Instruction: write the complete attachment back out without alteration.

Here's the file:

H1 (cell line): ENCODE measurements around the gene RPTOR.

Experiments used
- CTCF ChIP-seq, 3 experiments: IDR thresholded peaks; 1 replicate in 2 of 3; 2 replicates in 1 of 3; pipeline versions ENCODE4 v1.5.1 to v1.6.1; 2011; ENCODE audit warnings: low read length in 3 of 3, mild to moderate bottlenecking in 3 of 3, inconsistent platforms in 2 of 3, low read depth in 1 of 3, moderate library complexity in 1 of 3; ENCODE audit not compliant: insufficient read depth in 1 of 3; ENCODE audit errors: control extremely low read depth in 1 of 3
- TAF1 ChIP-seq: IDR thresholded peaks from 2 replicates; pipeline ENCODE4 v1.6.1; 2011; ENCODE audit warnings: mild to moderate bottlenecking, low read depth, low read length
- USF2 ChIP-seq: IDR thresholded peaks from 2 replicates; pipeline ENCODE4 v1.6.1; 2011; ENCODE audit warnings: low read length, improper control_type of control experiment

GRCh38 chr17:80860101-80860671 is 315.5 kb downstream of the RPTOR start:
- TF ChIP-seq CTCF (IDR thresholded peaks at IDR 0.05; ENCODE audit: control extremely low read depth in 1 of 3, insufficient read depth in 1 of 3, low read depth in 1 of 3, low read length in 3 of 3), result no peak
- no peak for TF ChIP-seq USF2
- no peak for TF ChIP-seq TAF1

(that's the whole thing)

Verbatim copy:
H1 (cell line): ENCODE measurements around the gene RPTOR.

Experiments used
- CTCF ChIP-seq, 3 experiments: IDR thresholded peaks; 1 replicate in 2 of 3; 2 replicates in 1 of 3; pipeline versions ENCODE4 v1.5.1 to v1.6.1; 2011; ENCODE audit warnings: low read length in 3 of 3, mild to moderate bottlenecking in 3 of 3, inconsistent platforms in 2 of 3, low read depth in 1 of 3, moderate library complexity in 1 of 3; ENCODE audit not compliant: insufficient read depth in 1 of 3; ENCODE audit errors: control extremely low read depth in 1 of 3
- TAF1 ChIP-seq: IDR thresholded peaks from 2 replicates; pipeline ENCODE4 v1.6.1; 2011; ENCODE audit warnings: mild to moderate bottlenecking, low read depth, low read length
- USF2 ChIP-seq: IDR thresholded peaks from 2 replicates; pipeline ENCODE4 v1.6.1; 2011; ENCODE audit warnings: low read length, improper control_type of control experiment

GRCh38 chr17:80860101-80860671 is 315.5 kb downstream of the RPTOR start:
- TF ChIP-seq CTCF (IDR thresholded peaks at IDR 0.05; ENCODE audit: control extremely low read depth in 1 of 3, insufficient read depth in 1 of 3, low read depth in 1 of 3, low read length in 3 of 3), result no peak
- no peak for TF ChIP-seq USF2
- no peak for TF ChIP-seq TAF1